Tuesday, September 29, 2009

13 Things That Don’t Make Sense

by Michael Brooks

13 thingsWriting about science for non-scientific readers poses its own particular challenges but for the most part Brooks has quite successfully met those challenges with his entertaining and very interesting exploration of 13 areas where science is still unable to come to an understanding of how, or why things work the way they do.

The subtitle, “The Most Baffling Scientific Mysteries of Our Time” may be overstating it a bit, but the 13 areas Brooks picked certainly cover a wide range of scientific exploration and theory ranging from the “missing” universe to a discussion on homeopathy. In between he discusses the challenges faced by scientists as they try to explain death, life, sex and a variety of other scientific conundrums.

On life, Brooks says that we are clearly “more than just a bag of chemicals”, but what is the “more”? No chemical in our bodies does not exist elsewhere in other living or non-living things. And even though we can assemble all the ingredients, we are unable to create, or even explain, life. We just don’t know the recipe.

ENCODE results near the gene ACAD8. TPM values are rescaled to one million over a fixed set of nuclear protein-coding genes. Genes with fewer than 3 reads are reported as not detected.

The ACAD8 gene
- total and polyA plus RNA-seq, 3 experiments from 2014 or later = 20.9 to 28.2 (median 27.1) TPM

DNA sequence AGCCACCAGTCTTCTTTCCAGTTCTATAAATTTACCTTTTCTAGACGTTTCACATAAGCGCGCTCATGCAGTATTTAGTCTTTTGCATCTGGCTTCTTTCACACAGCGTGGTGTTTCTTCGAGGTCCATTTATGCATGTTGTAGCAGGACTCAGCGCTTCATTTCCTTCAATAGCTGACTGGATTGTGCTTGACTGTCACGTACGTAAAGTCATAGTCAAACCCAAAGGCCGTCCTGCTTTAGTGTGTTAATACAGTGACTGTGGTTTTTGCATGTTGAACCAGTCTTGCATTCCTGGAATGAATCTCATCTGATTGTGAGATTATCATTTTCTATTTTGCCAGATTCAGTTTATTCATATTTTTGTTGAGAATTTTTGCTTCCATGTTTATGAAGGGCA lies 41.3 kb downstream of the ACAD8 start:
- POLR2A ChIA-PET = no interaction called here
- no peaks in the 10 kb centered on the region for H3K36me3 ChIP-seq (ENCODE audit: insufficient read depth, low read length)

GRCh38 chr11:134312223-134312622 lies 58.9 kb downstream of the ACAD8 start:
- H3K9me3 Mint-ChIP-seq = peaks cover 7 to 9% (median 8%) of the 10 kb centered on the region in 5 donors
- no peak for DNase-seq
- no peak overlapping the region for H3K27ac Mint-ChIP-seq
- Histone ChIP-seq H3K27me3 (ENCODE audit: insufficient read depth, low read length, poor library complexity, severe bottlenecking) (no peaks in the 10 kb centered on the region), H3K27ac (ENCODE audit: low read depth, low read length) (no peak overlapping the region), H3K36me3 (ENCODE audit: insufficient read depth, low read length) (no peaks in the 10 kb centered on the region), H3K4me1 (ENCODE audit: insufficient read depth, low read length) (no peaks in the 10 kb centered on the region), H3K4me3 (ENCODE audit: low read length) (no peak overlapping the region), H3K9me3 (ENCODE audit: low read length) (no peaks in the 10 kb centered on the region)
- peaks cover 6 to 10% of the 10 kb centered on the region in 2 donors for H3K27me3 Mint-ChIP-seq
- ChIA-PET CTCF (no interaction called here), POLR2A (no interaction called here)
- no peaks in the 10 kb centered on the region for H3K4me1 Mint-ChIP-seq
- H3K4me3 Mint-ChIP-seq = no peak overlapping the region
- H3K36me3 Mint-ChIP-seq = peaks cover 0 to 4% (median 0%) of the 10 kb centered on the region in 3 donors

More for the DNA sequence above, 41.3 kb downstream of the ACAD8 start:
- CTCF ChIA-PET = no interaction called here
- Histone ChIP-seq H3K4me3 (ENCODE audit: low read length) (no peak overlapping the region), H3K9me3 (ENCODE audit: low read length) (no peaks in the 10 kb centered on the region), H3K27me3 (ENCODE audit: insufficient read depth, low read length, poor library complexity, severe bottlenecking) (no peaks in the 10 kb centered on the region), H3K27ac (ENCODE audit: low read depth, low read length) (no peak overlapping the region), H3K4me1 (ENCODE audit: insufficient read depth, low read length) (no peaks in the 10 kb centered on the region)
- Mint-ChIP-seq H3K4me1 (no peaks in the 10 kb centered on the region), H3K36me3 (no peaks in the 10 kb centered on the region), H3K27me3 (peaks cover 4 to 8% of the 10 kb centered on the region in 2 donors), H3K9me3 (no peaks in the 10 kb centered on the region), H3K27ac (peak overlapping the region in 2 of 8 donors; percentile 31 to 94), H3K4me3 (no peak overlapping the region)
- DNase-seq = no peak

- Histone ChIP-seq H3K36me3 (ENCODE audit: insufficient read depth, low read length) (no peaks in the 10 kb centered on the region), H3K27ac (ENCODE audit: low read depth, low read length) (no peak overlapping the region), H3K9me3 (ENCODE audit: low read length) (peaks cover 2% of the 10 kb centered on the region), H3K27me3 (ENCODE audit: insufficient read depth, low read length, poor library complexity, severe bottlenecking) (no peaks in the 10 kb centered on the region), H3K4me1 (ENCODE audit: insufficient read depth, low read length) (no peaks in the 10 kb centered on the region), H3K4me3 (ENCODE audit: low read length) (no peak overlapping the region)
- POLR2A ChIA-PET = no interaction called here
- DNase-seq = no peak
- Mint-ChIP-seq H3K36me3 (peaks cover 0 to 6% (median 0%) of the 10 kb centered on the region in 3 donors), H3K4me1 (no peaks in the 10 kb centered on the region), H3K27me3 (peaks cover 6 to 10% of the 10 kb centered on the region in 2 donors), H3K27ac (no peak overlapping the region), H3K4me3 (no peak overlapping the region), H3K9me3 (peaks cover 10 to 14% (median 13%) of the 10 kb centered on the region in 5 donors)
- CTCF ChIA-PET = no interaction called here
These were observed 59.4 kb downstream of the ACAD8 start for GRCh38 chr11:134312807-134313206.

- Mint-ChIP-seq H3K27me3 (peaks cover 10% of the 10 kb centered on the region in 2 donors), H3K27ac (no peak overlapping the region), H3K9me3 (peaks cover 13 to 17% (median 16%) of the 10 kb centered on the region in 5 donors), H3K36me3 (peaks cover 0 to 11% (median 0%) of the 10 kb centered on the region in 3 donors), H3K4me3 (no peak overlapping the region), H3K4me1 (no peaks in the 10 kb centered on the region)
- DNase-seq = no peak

Sexual reproduction is, according to Brooks, one of the least effective ways in which living things can reproduce. Asexual reproduction is more effective, efficient, and does a better job of sustaining the species that practice it. So why did we evolve the way we have and reproduce the way we do (aside from the obvious fun factor)?

One of the most interesting segments in my opinion was the discussion about free will. Free will is often seen as a cornerstone of our humanness, but some research has brought that whole concept into question. Normally we think, then act – I think I’ll move my hand, and then I execute the movement. Pretty straightforward, right? Except that it doesn’t seem to work that way. Subjects wired up to various brain scanners have shown that the brain is already starting the action needed to move the hand before the subject becomes consciously aware of his intent to move his hand. In other words, the brain activity is preceding the conscious thought process. So does conscious thought cause the brain to act? Or is it the other way around? Much to think about here for sure.

This is a book to be read slowly. The concepts, while expressed in layman’s terms, can still be quite complex, requiring a degree of attention and focus one can’t normally get reading in bed and falling asleep mid-page. But it is certainly worth the effort to read, and read again.


Note: You can also check it out at www.13thingsthatdontmakesense.com.